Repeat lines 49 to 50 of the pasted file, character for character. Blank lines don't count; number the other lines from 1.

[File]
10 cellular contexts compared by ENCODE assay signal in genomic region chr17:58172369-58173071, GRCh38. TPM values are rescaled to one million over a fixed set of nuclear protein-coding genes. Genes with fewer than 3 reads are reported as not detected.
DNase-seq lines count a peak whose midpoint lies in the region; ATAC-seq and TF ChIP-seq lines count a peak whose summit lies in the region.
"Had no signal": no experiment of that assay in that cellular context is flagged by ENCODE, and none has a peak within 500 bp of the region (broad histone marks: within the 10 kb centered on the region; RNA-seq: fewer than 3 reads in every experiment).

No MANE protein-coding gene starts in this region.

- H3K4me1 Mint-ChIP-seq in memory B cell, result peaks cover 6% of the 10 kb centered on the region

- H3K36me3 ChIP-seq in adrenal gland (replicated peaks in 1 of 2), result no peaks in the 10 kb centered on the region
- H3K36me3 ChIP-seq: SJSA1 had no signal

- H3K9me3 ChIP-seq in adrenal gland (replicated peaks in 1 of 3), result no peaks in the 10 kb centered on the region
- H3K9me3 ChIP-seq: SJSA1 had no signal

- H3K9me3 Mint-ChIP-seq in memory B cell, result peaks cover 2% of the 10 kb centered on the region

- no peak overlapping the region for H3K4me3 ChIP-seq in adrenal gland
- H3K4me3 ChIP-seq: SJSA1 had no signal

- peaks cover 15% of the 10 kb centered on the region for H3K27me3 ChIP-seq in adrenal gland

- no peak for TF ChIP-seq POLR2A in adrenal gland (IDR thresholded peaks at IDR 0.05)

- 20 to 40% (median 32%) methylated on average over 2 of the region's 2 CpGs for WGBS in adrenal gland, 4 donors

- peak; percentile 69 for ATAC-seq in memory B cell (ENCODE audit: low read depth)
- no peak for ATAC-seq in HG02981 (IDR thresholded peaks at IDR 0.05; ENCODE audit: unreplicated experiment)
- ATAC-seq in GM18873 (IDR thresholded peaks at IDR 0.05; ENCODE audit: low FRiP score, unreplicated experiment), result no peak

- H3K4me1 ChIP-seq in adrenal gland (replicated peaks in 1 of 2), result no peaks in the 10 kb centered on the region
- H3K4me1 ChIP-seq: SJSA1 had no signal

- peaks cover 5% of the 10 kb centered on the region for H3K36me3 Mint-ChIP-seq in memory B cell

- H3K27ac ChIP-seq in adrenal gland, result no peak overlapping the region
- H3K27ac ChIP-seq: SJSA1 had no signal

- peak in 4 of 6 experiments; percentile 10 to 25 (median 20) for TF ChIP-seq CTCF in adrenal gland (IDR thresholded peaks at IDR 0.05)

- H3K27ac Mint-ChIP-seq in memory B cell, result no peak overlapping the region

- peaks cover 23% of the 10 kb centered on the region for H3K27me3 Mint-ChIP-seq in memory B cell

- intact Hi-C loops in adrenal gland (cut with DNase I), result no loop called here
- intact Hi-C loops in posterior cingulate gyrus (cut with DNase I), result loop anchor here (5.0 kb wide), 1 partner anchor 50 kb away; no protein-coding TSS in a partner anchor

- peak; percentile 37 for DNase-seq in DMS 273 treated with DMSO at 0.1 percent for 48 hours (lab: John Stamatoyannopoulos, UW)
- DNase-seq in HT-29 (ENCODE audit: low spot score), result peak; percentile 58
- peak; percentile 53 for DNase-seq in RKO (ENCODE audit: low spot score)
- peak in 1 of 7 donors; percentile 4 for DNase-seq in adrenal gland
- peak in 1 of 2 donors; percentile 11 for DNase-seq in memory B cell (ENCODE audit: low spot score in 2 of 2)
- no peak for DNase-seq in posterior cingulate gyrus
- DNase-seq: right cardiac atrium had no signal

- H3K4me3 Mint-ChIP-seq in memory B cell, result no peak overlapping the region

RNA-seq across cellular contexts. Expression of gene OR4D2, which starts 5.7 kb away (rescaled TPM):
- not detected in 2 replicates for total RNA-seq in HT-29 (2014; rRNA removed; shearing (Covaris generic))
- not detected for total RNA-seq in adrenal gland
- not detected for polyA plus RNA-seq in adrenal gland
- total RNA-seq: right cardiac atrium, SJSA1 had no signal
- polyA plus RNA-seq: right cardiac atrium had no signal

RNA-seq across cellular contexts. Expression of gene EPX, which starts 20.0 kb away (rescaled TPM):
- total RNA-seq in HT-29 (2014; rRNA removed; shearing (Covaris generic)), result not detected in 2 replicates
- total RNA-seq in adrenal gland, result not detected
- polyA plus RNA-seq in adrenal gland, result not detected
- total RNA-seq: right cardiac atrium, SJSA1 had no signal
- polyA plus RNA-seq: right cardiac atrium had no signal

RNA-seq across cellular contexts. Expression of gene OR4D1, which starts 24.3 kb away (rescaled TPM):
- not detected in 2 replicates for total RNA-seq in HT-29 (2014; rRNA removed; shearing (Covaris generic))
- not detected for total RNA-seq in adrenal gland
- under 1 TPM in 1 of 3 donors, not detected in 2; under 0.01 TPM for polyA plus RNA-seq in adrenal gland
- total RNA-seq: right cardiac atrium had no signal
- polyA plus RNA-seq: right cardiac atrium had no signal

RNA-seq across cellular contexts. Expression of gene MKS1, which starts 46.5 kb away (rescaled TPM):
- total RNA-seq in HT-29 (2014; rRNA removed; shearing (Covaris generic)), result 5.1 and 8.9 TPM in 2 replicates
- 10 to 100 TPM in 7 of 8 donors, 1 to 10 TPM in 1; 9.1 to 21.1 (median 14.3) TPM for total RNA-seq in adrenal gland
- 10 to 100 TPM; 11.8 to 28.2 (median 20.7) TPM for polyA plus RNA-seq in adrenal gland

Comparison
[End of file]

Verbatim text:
RNA-seq across cellular contexts. Expression of gene OR4D1, which starts 24.3 kb away (rescaled TPM):
- not detected in 2 replicates for total RNA-seq in HT-29 (2014; rRNA removed; shearing (Covaris generic))